Byte of Prevention Blog

by Jay Reeves |

Taking Care of Clients Starts With Taking Care of Yourself

Taking Care of Clients starts with taking care of yourselfWe spend a lot of time serving the needs of clients, employees and families.

Too often we neglect to take care of ourselves.

But of course you know that already. You are deluged with self-help advice every day. The last thing you need is another article on how to lose weight, earn money and be happy forever.

Which is why a pair of recent blogposts jumped out at me. They approach the business of self-care from two different perspectives: finding peace within and reducing conflict without.

10 Tips for the Attorney’s Soul

The first is from Robert Minto, the founder and former president of Attorneys Liability Protection Society, which insures lawyers all over the country. In his long career, Minto has seen the good and bad of our profession.

He says if we treat ourselves with indifference or neglect, those around us suffer the consequences. To be a great lawyer, he believes, requires nurturing of the soul.

Here are his 10 tips for doing that:

  1. Plan your time. Schedule time to work, play, exercise and be with your family. Make this as much a priority as preparing for an upcoming deposition.
  2. Create time for family events. Clients want a lawyer who is a whole person – meaning one who has a life outside of the office.
  3. Get regular exercise. It yields emotional, mental and spiritual benefits.
  4. Make play a part of your daily routine. All work and no play makes Jack a dull boy – and a one-dimensional lawyer.
  5. Don’t take your work home. Admit it - you never open the briefcase anyway.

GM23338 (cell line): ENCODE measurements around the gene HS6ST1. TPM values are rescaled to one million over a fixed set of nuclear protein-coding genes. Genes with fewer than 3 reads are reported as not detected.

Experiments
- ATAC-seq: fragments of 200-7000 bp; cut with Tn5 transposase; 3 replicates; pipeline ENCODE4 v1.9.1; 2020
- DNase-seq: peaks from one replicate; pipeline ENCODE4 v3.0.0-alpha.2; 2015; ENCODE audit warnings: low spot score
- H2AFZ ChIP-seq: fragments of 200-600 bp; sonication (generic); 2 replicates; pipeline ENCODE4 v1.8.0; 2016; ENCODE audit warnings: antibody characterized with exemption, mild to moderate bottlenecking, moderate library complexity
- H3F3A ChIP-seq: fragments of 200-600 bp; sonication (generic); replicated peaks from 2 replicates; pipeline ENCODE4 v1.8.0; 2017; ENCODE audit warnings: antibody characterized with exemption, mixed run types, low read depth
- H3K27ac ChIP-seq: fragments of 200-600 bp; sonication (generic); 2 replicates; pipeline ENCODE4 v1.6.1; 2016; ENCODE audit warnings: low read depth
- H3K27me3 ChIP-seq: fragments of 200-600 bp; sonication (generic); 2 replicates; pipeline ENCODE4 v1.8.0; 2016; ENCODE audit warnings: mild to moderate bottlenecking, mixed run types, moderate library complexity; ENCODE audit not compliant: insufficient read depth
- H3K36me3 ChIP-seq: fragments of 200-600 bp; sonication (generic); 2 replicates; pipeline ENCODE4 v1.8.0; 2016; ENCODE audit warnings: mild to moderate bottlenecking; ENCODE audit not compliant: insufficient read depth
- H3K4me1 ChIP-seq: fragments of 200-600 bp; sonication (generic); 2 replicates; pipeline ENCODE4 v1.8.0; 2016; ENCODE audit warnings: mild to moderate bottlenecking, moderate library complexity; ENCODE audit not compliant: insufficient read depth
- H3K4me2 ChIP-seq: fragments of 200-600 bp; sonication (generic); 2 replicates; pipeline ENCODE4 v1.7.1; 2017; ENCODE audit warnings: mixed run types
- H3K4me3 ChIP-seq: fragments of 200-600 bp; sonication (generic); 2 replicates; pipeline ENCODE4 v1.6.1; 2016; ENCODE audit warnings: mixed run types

6. Schedule vacations and long week-ends. “I don’t believe that a lawyer can take too much time off,” writes Minto. “Good balance requires both long periods (more than a week) of time away from the office and a good number of four day weekends.”
  7. Schedule a stay-cation. You don’t always have to go off to get away. Turn your phone off, shut down your computer and spend a day at home – or at the office – cleaning up your to-do list.
  8. Find time to read. Legal periodicals, court opinions and discovery documents don’t count.
  9. Nurture your social life. Open your perspective to the world outside the law.
  10. Get involved in your community. Join a service club, pound nails for Habitat for Humanity, deliver meals to the home-bound or volunteer at the local food bank.

Cutting Down on Conflict

The law is all about conflict. We represent clients in disputes. We go up against other lawyers. We get paid for winning the battle.

And yet engaging in conflict saps our energy and diverts us from more productive pursuits.

“Conflict is inevitable,” writes blogger Susan Ingram. “How we handle it is a choice.”

Here are her suggestions for handling conflict in ways that will improve – not impair – our lives:

  1. Be open to a different perspective. Issues are rarely black or white. Look for shades of gray in an argument or negotiation.
  2. Use “I” statements instead of “you” statements. Saying “I” tells the other person where you are coming from. Saying “you” places blame and passes judgment.
  3. Focus on interests, not positions. Positions are rigid and personal. Interests are flexible and shared.
  4. Look forward, not back. Don’t get stuck in the past.
  5. Explore options together. Instead of unilaterally laying out proposed courses of action, talk about them openly.
  6. Listen. Active listening takes practice. It requires eye contact, feedback and empathy. It also requires you to stop talking.


Jay Reeves a/k/a The Risk Man is an attorney licensed in North Carolina and South Carolina. Formerly he was Legal Editor at Lawyers Weekly and Risk Manager at Lawyers Mutual. Contact, phone 919-619-2441.




About the Author

Jay Reeves

Jay Reeves practiced law in North Carolina and South Carolina. He was Legal Editor at Lawyers Weekly and Risk Manager at Lawyers Mutual. He is the author of The Most Powerful Attorney in the World, a collection of short stories from a law life well-lived, which as the seasons pass becomes less about law and liability and more about loss, love, longing, laughter and life's lasting luminescence.

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